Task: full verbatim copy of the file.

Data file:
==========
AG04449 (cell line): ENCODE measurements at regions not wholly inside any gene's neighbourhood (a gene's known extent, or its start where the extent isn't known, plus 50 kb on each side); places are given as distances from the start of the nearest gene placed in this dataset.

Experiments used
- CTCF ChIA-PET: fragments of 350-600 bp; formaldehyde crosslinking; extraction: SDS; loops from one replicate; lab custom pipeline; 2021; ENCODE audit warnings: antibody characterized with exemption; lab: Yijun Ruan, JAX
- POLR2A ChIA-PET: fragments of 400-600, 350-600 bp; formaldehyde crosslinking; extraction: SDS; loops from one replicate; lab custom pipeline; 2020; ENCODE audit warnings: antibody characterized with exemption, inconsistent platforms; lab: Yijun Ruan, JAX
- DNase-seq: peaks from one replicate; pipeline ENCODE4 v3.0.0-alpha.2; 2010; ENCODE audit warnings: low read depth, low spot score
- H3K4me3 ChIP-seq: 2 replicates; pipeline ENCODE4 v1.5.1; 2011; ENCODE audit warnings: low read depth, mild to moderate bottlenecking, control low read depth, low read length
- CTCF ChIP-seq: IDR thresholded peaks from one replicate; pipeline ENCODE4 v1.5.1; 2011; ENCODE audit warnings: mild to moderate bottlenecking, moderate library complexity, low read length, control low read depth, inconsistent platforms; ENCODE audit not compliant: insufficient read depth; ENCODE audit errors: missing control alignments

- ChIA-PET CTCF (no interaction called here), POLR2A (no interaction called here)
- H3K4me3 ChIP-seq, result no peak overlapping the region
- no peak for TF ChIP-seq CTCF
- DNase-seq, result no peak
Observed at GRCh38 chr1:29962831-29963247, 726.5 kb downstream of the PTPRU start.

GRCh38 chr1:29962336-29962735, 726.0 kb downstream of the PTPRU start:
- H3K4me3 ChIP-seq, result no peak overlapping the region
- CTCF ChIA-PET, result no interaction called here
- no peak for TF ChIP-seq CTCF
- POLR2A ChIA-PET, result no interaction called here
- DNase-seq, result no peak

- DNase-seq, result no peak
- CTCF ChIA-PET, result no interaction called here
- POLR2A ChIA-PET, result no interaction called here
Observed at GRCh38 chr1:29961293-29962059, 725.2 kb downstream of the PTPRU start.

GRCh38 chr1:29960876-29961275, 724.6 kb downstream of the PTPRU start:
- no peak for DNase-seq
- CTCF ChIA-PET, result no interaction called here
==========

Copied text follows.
AG04449 (cell line): ENCODE measurements at regions not wholly inside any gene's neighbourhood (a gene's known extent, or its start where the extent isn't known, plus 50 kb on each side); places are given as distances from the start of the nearest gene placed in this dataset.

Experiments used
- CTCF ChIA-PET: fragments of 350-600 bp; formaldehyde crosslinking; extraction: SDS; loops from one replicate; lab custom pipeline; 2021; ENCODE audit warnings: antibody characterized with exemption; lab: Yijun Ruan, JAX
- POLR2A ChIA-PET: fragments of 400-600, 350-600 bp; formaldehyde crosslinking; extraction: SDS; loops from one replicate; lab custom pipeline; 2020; ENCODE audit warnings: antibody characterized with exemption, inconsistent platforms; lab: Yijun Ruan, JAX
- DNase-seq: peaks from one replicate; pipeline ENCODE4 v3.0.0-alpha.2; 2010; ENCODE audit warnings: low read depth, low spot score
- H3K4me3 ChIP-seq: 2 replicates; pipeline ENCODE4 v1.5.1; 2011; ENCODE audit warnings: low read depth, mild to moderate bottlenecking, control low read depth, low read length
- CTCF ChIP-seq: IDR thresholded peaks from one replicate; pipeline ENCODE4 v1.5.1; 2011; ENCODE audit warnings: mild to moderate bottlenecking, moderate library complexity, low read length, control low read depth, inconsistent platforms; ENCODE audit not compliant: insufficient read depth; ENCODE audit errors: missing control alignments

- ChIA-PET CTCF (no interaction called here), POLR2A (no interaction called here)
- H3K4me3 ChIP-seq, result no peak overlapping the region
- no peak for TF ChIP-seq CTCF
- DNase-seq, result no peak
Observed at GRCh38 chr1:29962831-29963247, 726.5 kb downstream of the PTPRU start.

GRCh38 chr1:29962336-29962735, 726.0 kb downstream of the PTPRU start:
- H3K4me3 ChIP-seq, result no peak overlapping the region
- CTCF ChIA-PET, result no interaction called here
- no peak for TF ChIP-seq CTCF
- POLR2A ChIA-PET, result no interaction called here
- DNase-seq, result no peak

- DNase-seq, result no peak
- CTCF ChIA-PET, result no interaction called here
- POLR2A ChIA-PET, result no interaction called here
Observed at GRCh38 chr1:29961293-29962059, 725.2 kb downstream of the PTPRU start.

GRCh38 chr1:29960876-29961275, 724.6 kb downstream of the PTPRU start:
- no peak for DNase-seq
- CTCF ChIA-PET, result no interaction called here